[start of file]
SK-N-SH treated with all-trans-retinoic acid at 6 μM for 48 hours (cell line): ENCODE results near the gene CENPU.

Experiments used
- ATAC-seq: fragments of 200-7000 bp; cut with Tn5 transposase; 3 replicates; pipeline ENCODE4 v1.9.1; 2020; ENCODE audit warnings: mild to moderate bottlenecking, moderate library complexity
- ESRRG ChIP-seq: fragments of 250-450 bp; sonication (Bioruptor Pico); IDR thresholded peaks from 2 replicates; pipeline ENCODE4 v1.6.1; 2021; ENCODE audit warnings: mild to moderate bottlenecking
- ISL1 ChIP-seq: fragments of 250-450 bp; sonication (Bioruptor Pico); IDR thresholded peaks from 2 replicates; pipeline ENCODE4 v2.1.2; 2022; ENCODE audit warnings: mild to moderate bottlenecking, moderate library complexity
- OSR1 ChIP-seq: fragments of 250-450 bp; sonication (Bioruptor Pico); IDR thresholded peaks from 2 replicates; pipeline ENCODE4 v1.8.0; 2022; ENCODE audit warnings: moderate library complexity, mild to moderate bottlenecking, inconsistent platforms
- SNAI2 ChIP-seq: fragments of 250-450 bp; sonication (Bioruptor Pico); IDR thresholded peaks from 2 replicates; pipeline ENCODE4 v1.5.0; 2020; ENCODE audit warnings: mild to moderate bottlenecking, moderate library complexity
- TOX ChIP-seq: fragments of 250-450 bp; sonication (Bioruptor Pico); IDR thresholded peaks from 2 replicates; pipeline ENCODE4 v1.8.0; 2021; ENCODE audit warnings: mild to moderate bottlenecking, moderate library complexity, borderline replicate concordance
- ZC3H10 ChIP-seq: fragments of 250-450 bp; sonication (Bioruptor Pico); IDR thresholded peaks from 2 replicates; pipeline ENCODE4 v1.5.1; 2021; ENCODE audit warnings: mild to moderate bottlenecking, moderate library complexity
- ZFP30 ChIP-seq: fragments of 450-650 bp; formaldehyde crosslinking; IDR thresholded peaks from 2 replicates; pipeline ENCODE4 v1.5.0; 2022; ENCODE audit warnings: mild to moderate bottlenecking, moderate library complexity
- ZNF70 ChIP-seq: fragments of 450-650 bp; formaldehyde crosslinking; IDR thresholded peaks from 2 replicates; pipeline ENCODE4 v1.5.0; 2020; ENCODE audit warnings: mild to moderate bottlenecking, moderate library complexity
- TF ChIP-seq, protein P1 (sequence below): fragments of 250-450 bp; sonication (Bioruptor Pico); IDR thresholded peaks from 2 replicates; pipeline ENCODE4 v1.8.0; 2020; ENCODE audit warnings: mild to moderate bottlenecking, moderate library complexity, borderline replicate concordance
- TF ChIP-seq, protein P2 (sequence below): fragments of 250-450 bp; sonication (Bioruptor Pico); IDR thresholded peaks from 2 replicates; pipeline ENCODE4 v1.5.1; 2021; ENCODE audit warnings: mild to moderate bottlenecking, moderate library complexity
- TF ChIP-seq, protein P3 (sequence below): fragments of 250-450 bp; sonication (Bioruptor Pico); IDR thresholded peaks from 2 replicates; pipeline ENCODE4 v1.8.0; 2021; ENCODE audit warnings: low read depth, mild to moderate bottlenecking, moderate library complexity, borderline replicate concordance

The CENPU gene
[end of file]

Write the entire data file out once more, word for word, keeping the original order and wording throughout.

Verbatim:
SK-N-SH treated with all-trans-retinoic acid at 6 μM for 48 hours (cell line): ENCODE results near the gene CENPU.

Experiments used
- ATAC-seq: fragments of 200-7000 bp; cut with Tn5 transposase; 3 replicates; pipeline ENCODE4 v1.9.1; 2020; ENCODE audit warnings: mild to moderate bottlenecking, moderate library complexity
- ESRRG ChIP-seq: fragments of 250-450 bp; sonication (Bioruptor Pico); IDR thresholded peaks from 2 replicates; pipeline ENCODE4 v1.6.1; 2021; ENCODE audit warnings: mild to moderate bottlenecking
- ISL1 ChIP-seq: fragments of 250-450 bp; sonication (Bioruptor Pico); IDR thresholded peaks from 2 replicates; pipeline ENCODE4 v2.1.2; 2022; ENCODE audit warnings: mild to moderate bottlenecking, moderate library complexity
- OSR1 ChIP-seq: fragments of 250-450 bp; sonication (Bioruptor Pico); IDR thresholded peaks from 2 replicates; pipeline ENCODE4 v1.8.0; 2022; ENCODE audit warnings: moderate library complexity, mild to moderate bottlenecking, inconsistent platforms
- SNAI2 ChIP-seq: fragments of 250-450 bp; sonication (Bioruptor Pico); IDR thresholded peaks from 2 replicates; pipeline ENCODE4 v1.5.0; 2020; ENCODE audit warnings: mild to moderate bottlenecking, moderate library complexity
- TOX ChIP-seq: fragments of 250-450 bp; sonication (Bioruptor Pico); IDR thresholded peaks from 2 replicates; pipeline ENCODE4 v1.8.0; 2021; ENCODE audit warnings: mild to moderate bottlenecking, moderate library complexity, borderline replicate concordance
- ZC3H10 ChIP-seq: fragments of 250-450 bp; sonication (Bioruptor Pico); IDR thresholded peaks from 2 replicates; pipeline ENCODE4 v1.5.1; 2021; ENCODE audit warnings: mild to moderate bottlenecking, moderate library complexity
- ZFP30 ChIP-seq: fragments of 450-650 bp; formaldehyde crosslinking; IDR thresholded peaks from 2 replicates; pipeline ENCODE4 v1.5.0; 2022; ENCODE audit warnings: mild to moderate bottlenecking, moderate library complexity
- ZNF70 ChIP-seq: fragments of 450-650 bp; formaldehyde crosslinking; IDR thresholded peaks from 2 replicates; pipeline ENCODE4 v1.5.0; 2020; ENCODE audit warnings: mild to moderate bottlenecking, moderate library complexity
- TF ChIP-seq, protein P1 (sequence below): fragments of 250-450 bp; sonication (Bioruptor Pico); IDR thresholded peaks from 2 replicates; pipeline ENCODE4 v1.8.0; 2020; ENCODE audit warnings: mild to moderate bottlenecking, moderate library complexity, borderline replicate concordance
- TF ChIP-seq, protein P2 (sequence below): fragments of 250-450 bp; sonication (Bioruptor Pico); IDR thresholded peaks from 2 replicates; pipeline ENCODE4 v1.5.1; 2021; ENCODE audit warnings: mild to moderate bottlenecking, moderate library complexity
- TF ChIP-seq, protein P3 (sequence below): fragments of 250-450 bp; sonication (Bioruptor Pico); IDR thresholded peaks from 2 replicates; pipeline ENCODE4 v1.8.0; 2021; ENCODE audit warnings: low read depth, mild to moderate bottlenecking, moderate library complexity, borderline replicate concordance

The CENPU gene